Pierre Karl Péladeau
Quebec students activists must have been checking the calendar Tuesday when they heard that they have a new ally in Quebec City.
Nope, April 1 was two weeks ago, yet here was Parti Québécois leadership frontrunner Pierre Karl Péladeau saying that not only should the right of students to strike be legally recognized, but that the government shouldn’t attempt to attach any conditions to those rights, such as requiring secret-ballot votes.
Now Péladeau, as you know, is more often associated with lockouts than strikes, having overseen one of the province’s most famous labour confrontations. On Jan. 4, 2009, 253 workers at the Quebecor-owned Journal de Montréal were told to stay home while management filled the paper with stories from Quebecor’s freshly minted QMI news agency and opinion from freelance columnists. That lockout, one of 14 in as many years under Péladeau’s leadership, lasted 25 months.
So it must have come as a bit of a shock when PKP not only endorsed the PQ’s stance in favour of recognizing the right of students to strike, but went his party one better by saying the state shouldn’t impose new conditions. “It’s up to students to determine how they intend to carry out their democracy,” he told journalists before a PQ caucus meeting Tuesday morning. “I find it hard to see how we can impose a structure on students. Democracy must follow its own course.”
In what many media labelled a “backtrack” a few hours later, Péladeau seemed to toe the party line and agreed that there should be some sort of rules governing how student strikes should be conducted, but added in a communiqué that, “in order for student democracy to be fully preserved, I repeat that we cannot impose a structure on students without there being a consensus and consultation between all the parties in the conflict.”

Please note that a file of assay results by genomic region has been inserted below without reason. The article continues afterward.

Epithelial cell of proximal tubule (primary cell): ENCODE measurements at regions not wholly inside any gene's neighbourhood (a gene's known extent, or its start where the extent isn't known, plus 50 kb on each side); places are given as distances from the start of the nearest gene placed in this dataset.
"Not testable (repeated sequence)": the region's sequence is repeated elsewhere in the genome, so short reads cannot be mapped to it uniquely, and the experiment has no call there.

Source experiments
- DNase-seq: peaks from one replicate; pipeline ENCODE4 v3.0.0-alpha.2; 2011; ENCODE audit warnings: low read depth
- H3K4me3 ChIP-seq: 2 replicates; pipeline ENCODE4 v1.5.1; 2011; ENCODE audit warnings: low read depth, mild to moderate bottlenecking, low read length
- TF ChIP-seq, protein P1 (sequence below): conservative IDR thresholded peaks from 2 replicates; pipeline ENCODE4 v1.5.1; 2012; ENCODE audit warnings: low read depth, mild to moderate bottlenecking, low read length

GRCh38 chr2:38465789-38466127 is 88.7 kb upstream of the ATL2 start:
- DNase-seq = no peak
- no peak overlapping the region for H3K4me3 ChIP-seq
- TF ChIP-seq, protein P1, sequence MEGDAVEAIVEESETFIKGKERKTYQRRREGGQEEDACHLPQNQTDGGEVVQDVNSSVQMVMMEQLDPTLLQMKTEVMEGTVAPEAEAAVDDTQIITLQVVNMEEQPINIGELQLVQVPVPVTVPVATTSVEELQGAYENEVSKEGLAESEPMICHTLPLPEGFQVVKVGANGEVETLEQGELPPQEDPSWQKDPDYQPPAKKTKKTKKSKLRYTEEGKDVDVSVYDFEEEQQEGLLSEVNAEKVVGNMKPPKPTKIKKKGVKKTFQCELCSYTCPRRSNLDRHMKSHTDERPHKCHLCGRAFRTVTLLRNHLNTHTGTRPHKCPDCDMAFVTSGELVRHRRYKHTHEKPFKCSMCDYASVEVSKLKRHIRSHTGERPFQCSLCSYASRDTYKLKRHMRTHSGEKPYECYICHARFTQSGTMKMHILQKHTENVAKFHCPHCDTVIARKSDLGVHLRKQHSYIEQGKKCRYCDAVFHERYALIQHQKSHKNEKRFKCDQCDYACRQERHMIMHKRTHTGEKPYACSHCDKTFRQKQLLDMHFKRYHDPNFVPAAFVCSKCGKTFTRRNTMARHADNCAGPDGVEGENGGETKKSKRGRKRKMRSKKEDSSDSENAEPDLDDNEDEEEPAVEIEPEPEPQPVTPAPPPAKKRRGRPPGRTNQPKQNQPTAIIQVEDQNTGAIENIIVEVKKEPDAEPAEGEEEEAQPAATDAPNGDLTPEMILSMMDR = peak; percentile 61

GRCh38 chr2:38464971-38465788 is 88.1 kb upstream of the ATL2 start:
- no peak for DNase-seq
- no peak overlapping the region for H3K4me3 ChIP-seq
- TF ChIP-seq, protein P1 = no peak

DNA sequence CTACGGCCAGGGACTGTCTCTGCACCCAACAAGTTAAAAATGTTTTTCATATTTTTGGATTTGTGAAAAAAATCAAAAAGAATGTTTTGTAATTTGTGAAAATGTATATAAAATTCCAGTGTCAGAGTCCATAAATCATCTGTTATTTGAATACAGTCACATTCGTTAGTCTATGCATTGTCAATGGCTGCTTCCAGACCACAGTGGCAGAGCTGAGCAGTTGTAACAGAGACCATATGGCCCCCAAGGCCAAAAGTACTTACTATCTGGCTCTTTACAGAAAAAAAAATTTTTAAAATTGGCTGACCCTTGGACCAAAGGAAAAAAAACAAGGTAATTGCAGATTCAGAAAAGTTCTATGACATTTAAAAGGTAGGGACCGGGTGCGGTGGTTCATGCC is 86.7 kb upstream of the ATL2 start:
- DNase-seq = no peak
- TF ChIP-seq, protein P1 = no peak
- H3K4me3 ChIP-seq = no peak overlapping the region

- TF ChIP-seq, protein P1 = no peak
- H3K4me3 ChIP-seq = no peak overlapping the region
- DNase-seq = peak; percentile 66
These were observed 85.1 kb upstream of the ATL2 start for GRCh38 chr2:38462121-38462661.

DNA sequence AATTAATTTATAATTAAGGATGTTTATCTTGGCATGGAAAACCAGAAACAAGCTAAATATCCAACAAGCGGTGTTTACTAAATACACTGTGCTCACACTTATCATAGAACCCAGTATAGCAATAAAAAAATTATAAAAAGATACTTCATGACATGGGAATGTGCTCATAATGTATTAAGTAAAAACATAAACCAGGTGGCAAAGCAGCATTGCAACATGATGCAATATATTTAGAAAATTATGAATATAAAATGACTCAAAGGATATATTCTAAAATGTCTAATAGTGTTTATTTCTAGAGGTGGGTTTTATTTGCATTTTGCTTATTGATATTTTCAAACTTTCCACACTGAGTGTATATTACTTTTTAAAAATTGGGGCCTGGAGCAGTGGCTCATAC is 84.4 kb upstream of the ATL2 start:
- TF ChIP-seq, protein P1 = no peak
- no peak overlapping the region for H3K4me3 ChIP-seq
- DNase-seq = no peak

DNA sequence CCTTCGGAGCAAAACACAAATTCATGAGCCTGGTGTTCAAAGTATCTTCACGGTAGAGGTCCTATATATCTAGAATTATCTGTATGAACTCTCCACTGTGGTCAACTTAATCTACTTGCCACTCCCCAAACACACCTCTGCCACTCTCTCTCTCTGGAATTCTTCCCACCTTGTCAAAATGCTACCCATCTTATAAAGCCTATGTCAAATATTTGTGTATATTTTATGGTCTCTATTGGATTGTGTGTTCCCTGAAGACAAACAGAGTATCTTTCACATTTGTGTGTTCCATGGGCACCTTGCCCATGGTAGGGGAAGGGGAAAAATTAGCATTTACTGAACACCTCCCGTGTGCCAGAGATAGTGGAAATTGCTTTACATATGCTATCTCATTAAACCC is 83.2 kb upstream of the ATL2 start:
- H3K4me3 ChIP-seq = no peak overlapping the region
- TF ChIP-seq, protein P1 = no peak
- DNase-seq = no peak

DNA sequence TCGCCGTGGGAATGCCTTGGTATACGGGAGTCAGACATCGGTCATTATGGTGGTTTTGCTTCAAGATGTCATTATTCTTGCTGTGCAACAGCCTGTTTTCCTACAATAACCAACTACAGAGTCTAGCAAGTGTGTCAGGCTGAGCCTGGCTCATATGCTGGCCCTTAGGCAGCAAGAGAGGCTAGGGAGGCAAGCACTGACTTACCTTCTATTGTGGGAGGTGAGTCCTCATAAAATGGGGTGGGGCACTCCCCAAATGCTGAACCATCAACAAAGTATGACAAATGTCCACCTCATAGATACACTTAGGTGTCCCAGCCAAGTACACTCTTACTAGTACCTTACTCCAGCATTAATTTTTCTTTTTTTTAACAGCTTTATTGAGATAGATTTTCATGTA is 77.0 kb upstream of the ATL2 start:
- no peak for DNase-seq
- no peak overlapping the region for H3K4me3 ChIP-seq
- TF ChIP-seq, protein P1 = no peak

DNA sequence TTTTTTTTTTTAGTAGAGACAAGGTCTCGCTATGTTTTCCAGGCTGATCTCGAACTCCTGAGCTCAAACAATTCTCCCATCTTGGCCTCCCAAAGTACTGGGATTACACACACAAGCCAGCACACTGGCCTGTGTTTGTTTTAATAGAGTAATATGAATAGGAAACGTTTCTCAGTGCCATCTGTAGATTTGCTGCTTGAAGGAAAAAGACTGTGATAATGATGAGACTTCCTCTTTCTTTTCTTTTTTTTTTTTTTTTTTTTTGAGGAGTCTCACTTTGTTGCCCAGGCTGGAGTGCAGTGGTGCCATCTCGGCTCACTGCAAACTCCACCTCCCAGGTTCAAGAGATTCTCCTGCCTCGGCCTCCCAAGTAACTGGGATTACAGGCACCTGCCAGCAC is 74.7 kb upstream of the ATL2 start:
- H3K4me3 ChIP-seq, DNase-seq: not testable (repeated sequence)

He again warned against any attempt by the government to “unilaterally dictate the rules for student democracy.”
By insisting that student agreement should be a prerequisite to any new rules, Péladeau hadn’t really backtracked, he instead reframed the debate in a way that could readily force the PQ to move closer to PKP’s own position and, consequently, boost the party’s languishing support among younger voters.
The Quebec Liberal party has gone in the other direction, refusing to even call student mobilizations a strike, insisting on calling it a boycott in a political game of semantics that changes nothing on the ground. This despite numerous calls from key university administrators and the entire Fédération des cégeps to formally recognize the right to strike, which has been exercised since Université de Paris students first struck in 1229 (yes, 786 years ago). In Quebec, student strikes helped spur the creation of the Université du Québec and have been used as a province-wide pressure tactic nine times in the last 60 years.